DIXON – Nearly $5.4 million in state money is coming to Dixon in the form of repairs to Dixon Correctional Center and the Jack Mabley Developmental Center, the Capital Development Board said in a news release Tuesday.
The prison at 2600 N. Brinton Ave., which was built in 1916, will get $4,420,600 to replace 190,000 square feet of roofing on 15 of its 97 buildings, the release said. They are 10 residential buildings, plus an administration, Clinical Services, living unit, segregation, and Eyeglass Industries building, IDOC said in an email.
The project includes new decking, underlayment, shingles, ventilation, sheet metal, membrane, insulation, and all necessary accessories.
Construction is planned to take place in 2023 and 2024, the email said.
Mabley, 1120 Washington Ave., will get $950,000 to replace the sprinkler piping and heads at its seven homes for the developmentally disabled and at the Pearson Administration Building, it said.
The money is coming from a pool of more than $51 million in Rebuild Illinois funds being distributed to state agencies in northern Illinois.
“Through the Rebuild Illinois bipartisan capital plan, the first in nearly a decade, communities are finally receiving the support for long overdue projects that were neglected under prior administrations,” Gov. JB Pritzker said in the release.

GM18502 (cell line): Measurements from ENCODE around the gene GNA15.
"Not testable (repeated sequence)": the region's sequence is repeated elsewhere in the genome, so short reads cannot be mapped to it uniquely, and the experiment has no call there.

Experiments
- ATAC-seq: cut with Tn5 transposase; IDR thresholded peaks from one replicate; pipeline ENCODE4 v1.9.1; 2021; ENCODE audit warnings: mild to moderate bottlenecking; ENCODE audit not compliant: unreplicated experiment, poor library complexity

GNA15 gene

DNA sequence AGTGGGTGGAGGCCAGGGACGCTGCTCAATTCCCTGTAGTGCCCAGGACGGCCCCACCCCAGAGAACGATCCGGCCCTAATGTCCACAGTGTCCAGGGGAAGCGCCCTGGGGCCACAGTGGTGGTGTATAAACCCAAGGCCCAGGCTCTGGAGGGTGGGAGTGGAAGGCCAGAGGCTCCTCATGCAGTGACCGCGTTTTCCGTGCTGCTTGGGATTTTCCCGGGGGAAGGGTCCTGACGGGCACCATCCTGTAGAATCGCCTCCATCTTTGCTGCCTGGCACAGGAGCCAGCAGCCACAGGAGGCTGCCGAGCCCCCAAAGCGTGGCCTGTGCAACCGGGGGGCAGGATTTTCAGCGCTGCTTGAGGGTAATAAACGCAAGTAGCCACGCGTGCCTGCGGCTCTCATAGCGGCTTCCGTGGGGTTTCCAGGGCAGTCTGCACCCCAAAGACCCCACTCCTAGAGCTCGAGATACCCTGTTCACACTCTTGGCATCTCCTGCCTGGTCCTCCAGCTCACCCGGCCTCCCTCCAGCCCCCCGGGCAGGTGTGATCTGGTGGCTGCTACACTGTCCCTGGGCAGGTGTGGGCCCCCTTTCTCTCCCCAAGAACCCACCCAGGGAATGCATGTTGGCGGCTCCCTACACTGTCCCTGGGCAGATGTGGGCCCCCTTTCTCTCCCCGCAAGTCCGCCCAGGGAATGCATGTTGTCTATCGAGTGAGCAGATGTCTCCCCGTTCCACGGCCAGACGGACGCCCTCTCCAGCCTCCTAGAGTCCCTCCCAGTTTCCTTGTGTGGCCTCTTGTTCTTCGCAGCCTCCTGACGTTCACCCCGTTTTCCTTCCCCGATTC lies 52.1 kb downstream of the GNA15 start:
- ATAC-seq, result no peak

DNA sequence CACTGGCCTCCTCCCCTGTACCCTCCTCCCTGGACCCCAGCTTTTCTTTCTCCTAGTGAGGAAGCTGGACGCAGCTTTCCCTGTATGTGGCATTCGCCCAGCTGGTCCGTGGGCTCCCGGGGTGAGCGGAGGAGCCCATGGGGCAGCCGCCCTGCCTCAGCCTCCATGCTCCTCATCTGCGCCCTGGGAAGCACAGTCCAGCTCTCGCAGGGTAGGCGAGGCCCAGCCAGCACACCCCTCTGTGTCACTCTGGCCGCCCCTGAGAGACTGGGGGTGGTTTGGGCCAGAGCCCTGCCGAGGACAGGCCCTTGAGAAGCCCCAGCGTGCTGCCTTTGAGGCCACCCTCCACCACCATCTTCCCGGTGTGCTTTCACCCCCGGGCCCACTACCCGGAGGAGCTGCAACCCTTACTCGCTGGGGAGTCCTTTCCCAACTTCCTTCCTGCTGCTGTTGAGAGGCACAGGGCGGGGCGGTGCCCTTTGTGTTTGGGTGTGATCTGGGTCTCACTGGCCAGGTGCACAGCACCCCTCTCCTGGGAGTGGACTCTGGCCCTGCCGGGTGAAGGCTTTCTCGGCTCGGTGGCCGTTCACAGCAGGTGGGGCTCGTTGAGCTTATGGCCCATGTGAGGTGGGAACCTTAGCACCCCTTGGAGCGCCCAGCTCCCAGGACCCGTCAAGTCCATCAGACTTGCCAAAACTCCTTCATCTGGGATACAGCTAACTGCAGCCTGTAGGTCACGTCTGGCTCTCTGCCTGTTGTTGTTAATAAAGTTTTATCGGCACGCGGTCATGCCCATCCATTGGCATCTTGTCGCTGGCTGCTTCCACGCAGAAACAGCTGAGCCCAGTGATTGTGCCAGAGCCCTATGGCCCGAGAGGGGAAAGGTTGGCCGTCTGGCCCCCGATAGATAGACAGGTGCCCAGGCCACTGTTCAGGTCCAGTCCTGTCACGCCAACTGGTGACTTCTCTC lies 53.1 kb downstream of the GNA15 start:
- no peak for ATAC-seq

“I am pleased to announce this latest $51 million investment in deferred maintenance projects across northern Illinois. The funding will go towards the repair and upkeep of community institutions while creating job opportunities for local residents.”
“Both the Dixon Correctional Center and the Mabley Developmental Center provide essential services to the families of the Lee County region, and these investments are important in preserving the usefulness of the facilities,” state Rep. Tom Demmer, R-Dixon, said in the release.
“The centers combined contribute greatly to the overall economy, and as the Republican spokesman for the House Appropriations/Humans Services Committee, I’m particularly thankful to see Illinois invest in this type of critical care and personal development infrastructure.”